Not only unvarying quality standards, but also profitability and elegance should drive pharmaceutical process development. Any new manufacturing process should be as profitable and simple as possible, and anything used in that process should be easy to use and execute. These rules should hold whether a manufacturing process is batch, semi-continuous or continuous.
So why does the U.S. pharmaceutical industry persist in using complex manufacturing processes to make active pharmaceutical ingredients (APIs)? Consider patents involving API process chemistry: typically, each intermediate must be isolated, a cumbersome and costly process.
In a process involving multiple intermediates, more than one solvent is usually required, and reactions must be carried out for 24 to 48 hours or even longer. In some cases, this is unavoidable, but it always introduces complexity and the need for additional steps for example, brine washing to facilitate phase separation, the use of sulfates for drying, vacuum stripping of solvents. All the while, reaction progress is measured by HPLC, NMR or TLC fine techniques all, but expensive and time consuming. This approach is fine for laboratory synthesis but cant be the rule for commercial manufacturing at least, not for any process that is to be commercially viable in todays market.
Out of necessity, API manufacturers in India and China have grasped the need for simplicity, and weve seen the results: generic therapies that cost a small fraction of the price for a nongeneric U.S. drug. While API manufacturing in the U.S. continues along this costly path, new API manufacturers in India and China are nimbly developing process chemistries that also lend themselves easily to analysis via process analytical technology (PAT) and to more advanced process control.
What will change this picture? The answer is simple: Less complex laboratory synthesis processes that can be scaled up easily once drug efficacy has been demonstrated. Simple processes also allow simple process control methods.
A review of pharmaceutical chemistry patents shows a Rube Goldberg approach, and a large number of unnecessarily complex processes. Typically, three to five steps are required to prepare each intermediate. Reactants are added over time, extending reaction time. The result: an extended time batch process.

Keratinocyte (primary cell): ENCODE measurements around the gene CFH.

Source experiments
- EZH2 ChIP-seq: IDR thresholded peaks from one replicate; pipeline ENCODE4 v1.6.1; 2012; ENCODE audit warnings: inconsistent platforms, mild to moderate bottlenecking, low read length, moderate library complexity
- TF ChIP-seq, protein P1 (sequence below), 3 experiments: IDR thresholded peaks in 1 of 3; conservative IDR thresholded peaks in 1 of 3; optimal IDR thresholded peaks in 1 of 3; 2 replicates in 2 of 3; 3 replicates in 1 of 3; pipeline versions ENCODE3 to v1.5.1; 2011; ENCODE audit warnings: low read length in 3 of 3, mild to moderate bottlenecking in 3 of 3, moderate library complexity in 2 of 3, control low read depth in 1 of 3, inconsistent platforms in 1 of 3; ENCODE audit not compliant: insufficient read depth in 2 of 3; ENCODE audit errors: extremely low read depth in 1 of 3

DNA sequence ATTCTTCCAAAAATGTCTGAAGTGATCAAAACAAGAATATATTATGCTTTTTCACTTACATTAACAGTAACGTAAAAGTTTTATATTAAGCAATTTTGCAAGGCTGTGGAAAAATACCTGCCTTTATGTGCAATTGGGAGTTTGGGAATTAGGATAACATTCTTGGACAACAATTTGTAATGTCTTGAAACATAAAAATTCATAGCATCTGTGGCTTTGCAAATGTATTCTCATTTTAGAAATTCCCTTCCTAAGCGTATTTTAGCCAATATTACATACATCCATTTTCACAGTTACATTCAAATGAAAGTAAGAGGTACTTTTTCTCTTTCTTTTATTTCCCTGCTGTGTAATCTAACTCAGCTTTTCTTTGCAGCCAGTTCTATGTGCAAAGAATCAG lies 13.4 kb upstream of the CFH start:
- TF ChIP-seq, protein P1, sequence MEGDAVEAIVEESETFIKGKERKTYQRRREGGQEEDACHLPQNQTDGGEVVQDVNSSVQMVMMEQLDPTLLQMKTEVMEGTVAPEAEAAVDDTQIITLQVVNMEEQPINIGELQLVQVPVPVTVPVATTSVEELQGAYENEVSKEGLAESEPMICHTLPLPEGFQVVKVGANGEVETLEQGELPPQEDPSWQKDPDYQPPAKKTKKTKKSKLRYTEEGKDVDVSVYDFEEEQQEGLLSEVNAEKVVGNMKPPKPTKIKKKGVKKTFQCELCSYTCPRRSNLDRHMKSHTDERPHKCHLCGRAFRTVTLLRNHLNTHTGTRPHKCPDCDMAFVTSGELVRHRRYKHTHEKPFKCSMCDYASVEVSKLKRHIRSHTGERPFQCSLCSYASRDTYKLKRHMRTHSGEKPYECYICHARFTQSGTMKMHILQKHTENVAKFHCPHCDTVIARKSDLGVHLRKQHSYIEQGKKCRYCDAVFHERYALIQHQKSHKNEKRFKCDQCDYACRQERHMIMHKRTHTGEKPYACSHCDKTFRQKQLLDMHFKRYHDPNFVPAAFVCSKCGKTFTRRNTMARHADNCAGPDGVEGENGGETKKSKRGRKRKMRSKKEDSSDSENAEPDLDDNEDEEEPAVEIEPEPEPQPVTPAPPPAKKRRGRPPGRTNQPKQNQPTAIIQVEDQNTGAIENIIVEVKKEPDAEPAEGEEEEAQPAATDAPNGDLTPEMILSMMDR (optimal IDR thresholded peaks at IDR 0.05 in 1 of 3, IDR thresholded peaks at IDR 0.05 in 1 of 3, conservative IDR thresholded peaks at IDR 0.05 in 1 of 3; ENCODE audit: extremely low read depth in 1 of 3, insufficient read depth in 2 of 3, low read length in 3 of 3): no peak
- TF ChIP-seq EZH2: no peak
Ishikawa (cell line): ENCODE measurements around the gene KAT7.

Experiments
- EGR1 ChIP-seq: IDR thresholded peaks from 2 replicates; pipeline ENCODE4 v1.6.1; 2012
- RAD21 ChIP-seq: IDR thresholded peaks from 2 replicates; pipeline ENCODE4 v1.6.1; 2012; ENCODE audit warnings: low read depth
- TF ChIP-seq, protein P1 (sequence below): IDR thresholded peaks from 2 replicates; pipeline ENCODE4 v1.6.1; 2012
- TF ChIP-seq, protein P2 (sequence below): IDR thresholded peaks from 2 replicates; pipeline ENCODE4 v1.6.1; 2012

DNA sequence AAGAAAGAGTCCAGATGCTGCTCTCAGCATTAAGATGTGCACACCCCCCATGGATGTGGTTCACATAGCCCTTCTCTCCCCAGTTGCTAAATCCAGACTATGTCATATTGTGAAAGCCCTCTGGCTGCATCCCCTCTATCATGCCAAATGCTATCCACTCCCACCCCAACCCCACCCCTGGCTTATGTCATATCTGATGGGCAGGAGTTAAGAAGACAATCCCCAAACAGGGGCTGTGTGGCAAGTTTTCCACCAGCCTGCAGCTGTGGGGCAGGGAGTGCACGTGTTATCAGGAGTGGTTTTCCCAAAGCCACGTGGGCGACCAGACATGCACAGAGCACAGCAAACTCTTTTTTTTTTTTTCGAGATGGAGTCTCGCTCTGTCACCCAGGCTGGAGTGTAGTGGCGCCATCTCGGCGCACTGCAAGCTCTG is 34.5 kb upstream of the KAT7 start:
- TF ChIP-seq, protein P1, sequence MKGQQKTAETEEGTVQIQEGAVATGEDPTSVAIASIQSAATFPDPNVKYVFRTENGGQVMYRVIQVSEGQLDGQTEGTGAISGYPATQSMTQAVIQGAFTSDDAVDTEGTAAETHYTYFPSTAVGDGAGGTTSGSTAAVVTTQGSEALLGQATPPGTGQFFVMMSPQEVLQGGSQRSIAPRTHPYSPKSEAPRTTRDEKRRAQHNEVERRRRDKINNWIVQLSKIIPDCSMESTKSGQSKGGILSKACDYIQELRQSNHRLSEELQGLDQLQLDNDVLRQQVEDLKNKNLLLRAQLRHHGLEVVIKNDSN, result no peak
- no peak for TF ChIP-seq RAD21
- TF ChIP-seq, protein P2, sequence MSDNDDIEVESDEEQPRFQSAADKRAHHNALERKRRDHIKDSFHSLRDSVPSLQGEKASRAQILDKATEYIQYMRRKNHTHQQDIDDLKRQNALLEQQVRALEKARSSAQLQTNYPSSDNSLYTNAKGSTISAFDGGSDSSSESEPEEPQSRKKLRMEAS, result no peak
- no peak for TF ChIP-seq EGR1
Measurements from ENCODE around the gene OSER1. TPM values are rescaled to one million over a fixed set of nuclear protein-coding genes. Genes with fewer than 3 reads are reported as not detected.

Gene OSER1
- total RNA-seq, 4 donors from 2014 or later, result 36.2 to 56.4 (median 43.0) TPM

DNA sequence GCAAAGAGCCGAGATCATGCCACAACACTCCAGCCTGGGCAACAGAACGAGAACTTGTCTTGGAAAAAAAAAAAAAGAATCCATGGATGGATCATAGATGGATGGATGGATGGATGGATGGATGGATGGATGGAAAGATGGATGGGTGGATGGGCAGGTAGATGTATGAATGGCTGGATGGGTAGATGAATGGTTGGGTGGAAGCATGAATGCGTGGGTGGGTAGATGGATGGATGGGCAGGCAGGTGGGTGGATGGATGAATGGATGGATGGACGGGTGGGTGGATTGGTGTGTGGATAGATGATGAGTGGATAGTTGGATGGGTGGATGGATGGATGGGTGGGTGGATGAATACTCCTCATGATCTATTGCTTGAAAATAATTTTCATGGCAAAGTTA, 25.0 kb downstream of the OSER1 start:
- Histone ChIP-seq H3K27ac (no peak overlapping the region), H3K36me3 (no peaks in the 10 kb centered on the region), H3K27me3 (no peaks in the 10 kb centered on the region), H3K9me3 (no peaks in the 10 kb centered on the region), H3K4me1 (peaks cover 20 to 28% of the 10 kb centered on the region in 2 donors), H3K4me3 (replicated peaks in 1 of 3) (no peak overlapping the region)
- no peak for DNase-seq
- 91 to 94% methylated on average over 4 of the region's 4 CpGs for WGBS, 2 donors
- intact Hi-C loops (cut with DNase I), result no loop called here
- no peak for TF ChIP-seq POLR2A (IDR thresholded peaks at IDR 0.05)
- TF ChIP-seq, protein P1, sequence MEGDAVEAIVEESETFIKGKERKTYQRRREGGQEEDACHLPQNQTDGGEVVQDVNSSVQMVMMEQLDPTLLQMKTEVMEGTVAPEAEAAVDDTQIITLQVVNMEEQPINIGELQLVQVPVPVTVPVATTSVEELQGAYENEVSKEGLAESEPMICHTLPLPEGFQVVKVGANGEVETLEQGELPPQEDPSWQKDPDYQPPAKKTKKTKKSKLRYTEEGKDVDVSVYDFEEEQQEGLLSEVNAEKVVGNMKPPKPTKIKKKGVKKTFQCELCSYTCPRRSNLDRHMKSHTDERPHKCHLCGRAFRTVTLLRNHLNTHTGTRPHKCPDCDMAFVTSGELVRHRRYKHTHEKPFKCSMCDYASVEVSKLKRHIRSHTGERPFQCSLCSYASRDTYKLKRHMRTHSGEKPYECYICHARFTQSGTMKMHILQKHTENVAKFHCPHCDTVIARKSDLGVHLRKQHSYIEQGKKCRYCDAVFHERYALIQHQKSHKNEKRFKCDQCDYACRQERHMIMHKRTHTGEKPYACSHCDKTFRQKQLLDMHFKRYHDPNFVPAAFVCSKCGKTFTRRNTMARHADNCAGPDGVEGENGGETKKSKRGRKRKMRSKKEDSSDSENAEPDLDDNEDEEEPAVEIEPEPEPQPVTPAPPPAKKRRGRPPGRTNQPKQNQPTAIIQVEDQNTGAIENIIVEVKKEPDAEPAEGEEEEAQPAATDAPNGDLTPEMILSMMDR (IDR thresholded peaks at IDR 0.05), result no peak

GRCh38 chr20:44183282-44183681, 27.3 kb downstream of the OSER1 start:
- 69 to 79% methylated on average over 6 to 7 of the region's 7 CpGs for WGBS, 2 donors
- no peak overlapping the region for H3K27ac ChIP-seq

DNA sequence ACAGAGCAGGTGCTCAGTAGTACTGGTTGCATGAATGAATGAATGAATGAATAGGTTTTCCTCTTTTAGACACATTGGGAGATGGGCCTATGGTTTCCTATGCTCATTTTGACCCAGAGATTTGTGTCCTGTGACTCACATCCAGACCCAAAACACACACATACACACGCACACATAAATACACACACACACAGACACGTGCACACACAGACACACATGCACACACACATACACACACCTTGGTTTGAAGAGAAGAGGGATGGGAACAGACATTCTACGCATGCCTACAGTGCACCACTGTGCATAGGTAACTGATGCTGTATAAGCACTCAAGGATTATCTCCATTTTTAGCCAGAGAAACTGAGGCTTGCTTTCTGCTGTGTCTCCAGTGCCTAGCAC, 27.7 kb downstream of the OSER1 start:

There is nothing wrong with the chemistries themselves, but they stand in the way of process modernization and translate into higher costs to the consumer.
The following questions should guide API development efforts, from their very earliest stages, to ensure a final process that is as elegant, cost-efficient, and controllable as possible:
- Can each reaction step be completed in minimum time? If not, how can time and costs be reduced? This is a very challenging question, but it must be addressed thoroughly, from the very first step.
- How will reaction kinetics affect the total reaction time? Kinetics must be evaluated carefully since data will be critical to optimizing the commercial process.
- Are you selecting the best solvents for the process? Using solvents that offer a maximum density difference between organic and aqueous phases can eliminate the need for brine washing.
- Will the intermediate require isolation?
- Can the same solvent be used throughout the process? This is the ideal situation, but if its not possible, can the total number of different solvents be minimized? This will have repercussions both for solvent recovery and disposal.
- Are you replicating commercial conditions in the development process? Can each reaction step be translated easily to an executable unit operation? Lab glassware and configurations are excellent for synthesis but dont represent reality.
- Is the process such that it delivers quality product rather than quality is achieved by testing the product?
Of course, laboratory methods cant fully simulate plant conditions. Sophisticated control methods arent practical for use in the lab. Nevertheless, there are steps that chemists and engineers can take to apply the best available technology and methods.
As an example, consider amine diazotization, which is typically conducted at low temperatures with ice a safe but inefficient method that leads to disposal issues. This reaction could instead be conducted safely at room temperature.
Let us analyze each alternative: first, the traditional method, in which an amine is added to water, and sodium nitrite and a mineral acid are added to complete the reaction at temperatures of 0° C or lower. The ice and excess water are needed to control this exothermic reaction.
But consider the historical reasons for using this process. When this reaction was first developed, ice and excess water were the best and cheapest heat sink available. The plants practicing these technologies were usually located near rivers where plenty of free cold water was available. The effluent water after use was treated with the best available technology and sent back to the river.
Now lets consider the alternative: conducting this reaction at room temperature. This approach could be safely taken if one follows the reaction chemistry along with physical chemistry. A back mix type reactor with stoichiometry controls can be used to control the exotherm and conduct the reaction safely. Although an alternative is possible, most recent patents still describe the older method.
But sometimes the older method can be the most economical. Consider the choice between chemical reduction, typically used to convert a nitro to an amino group, and catalytic hydrogenation. Chemical reduction leads to byproducts that must be treated before disposal, and its generally a messy process. Catalytic hydrogenation is much cleaner and is now the method of choice in developed countries.